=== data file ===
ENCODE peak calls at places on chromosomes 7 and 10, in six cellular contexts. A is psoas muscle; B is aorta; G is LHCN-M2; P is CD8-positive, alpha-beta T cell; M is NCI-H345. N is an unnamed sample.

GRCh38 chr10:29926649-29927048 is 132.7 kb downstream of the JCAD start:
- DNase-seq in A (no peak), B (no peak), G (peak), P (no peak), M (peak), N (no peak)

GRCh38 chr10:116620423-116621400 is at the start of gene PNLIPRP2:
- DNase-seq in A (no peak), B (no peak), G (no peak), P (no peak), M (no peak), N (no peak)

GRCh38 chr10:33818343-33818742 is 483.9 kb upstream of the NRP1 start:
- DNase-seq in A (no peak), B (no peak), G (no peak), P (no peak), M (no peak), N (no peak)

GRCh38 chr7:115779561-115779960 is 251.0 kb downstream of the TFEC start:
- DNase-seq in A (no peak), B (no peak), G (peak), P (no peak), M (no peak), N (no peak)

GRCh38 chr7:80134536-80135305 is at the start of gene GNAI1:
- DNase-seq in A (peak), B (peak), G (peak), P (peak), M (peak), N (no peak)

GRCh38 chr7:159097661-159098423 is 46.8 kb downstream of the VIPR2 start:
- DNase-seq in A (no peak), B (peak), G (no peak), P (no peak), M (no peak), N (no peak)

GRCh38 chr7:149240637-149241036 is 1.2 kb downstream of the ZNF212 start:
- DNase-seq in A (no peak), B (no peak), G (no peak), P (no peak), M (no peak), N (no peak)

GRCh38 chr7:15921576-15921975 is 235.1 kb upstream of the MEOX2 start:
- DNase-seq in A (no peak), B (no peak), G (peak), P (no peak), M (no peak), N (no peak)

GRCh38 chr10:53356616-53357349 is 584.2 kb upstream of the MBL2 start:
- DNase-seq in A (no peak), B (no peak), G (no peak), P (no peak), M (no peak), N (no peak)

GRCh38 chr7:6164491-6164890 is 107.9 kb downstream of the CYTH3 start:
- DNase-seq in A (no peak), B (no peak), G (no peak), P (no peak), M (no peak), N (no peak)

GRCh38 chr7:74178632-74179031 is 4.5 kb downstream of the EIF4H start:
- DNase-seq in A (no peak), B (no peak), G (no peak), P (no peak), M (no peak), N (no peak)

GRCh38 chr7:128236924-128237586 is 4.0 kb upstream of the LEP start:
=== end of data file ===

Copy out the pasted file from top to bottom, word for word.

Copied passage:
ENCODE peak calls at places on chromosomes 7 and 10, in six cellular contexts. A is psoas muscle; B is aorta; G is LHCN-M2; P is CD8-positive, alpha-beta T cell; M is NCI-H345. N is an unnamed sample.

GRCh38 chr10:29926649-29927048 is 132.7 kb downstream of the JCAD start:
- DNase-seq in A (no peak), B (no peak), G (peak), P (no peak), M (peak), N (no peak)

GRCh38 chr10:116620423-116621400 is at the start of gene PNLIPRP2:
- DNase-seq in A (no peak), B (no peak), G (no peak), P (no peak), M (no peak), N (no peak)

GRCh38 chr10:33818343-33818742 is 483.9 kb upstream of the NRP1 start:
- DNase-seq in A (no peak), B (no peak), G (no peak), P (no peak), M (no peak), N (no peak)

GRCh38 chr7:115779561-115779960 is 251.0 kb downstream of the TFEC start:
- DNase-seq in A (no peak), B (no peak), G (peak), P (no peak), M (no peak), N (no peak)

GRCh38 chr7:80134536-80135305 is at the start of gene GNAI1:
- DNase-seq in A (peak), B (peak), G (peak), P (peak), M (peak), N (no peak)

GRCh38 chr7:159097661-159098423 is 46.8 kb downstream of the VIPR2 start:
- DNase-seq in A (no peak), B (peak), G (no peak), P (no peak), M (no peak), N (no peak)

GRCh38 chr7:149240637-149241036 is 1.2 kb downstream of the ZNF212 start:
- DNase-seq in A (no peak), B (no peak), G (no peak), P (no peak), M (no peak), N (no peak)

GRCh38 chr7:15921576-15921975 is 235.1 kb upstream of the MEOX2 start:
- DNase-seq in A (no peak), B (no peak), G (peak), P (no peak), M (no peak), N (no peak)

GRCh38 chr10:53356616-53357349 is 584.2 kb upstream of the MBL2 start:
- DNase-seq in A (no peak), B (no peak), G (no peak), P (no peak), M (no peak), N (no peak)

GRCh38 chr7:6164491-6164890 is 107.9 kb downstream of the CYTH3 start:
- DNase-seq in A (no peak), B (no peak), G (no peak), P (no peak), M (no peak), N (no peak)

GRCh38 chr7:74178632-74179031 is 4.5 kb downstream of the EIF4H start:
- DNase-seq in A (no peak), B (no peak), G (no peak), P (no peak), M (no peak), N (no peak)

GRCh38 chr7:128236924-128237586 is 4.0 kb upstream of the LEP start: